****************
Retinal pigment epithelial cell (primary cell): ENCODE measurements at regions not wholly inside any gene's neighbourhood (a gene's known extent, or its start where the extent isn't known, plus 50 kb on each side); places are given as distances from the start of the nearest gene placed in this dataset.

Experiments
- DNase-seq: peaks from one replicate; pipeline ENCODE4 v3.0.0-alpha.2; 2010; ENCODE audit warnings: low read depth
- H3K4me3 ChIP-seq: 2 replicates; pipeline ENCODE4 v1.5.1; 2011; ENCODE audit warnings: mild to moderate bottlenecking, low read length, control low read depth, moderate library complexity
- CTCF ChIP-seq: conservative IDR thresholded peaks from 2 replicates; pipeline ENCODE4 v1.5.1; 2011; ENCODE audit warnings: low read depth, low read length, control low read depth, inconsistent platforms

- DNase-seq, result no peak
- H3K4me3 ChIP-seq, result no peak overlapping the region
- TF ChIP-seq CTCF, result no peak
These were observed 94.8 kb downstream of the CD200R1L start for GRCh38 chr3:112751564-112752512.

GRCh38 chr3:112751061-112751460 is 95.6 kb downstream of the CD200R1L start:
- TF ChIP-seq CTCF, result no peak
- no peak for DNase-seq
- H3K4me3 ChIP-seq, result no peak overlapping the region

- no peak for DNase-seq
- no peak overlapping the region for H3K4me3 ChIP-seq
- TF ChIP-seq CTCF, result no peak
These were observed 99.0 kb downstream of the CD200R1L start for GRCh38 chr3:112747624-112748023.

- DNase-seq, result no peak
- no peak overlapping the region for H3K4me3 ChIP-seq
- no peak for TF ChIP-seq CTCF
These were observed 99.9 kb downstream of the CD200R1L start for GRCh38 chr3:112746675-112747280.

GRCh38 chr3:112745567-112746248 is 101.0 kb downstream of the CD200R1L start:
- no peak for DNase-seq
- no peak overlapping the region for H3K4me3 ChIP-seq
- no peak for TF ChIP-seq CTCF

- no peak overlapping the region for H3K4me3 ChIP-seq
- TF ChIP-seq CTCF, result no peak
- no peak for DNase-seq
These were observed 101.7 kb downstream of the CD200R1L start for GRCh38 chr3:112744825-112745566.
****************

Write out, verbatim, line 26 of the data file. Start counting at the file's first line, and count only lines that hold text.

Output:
- no peak overlapping the region for H3K4me3 ChIP-seq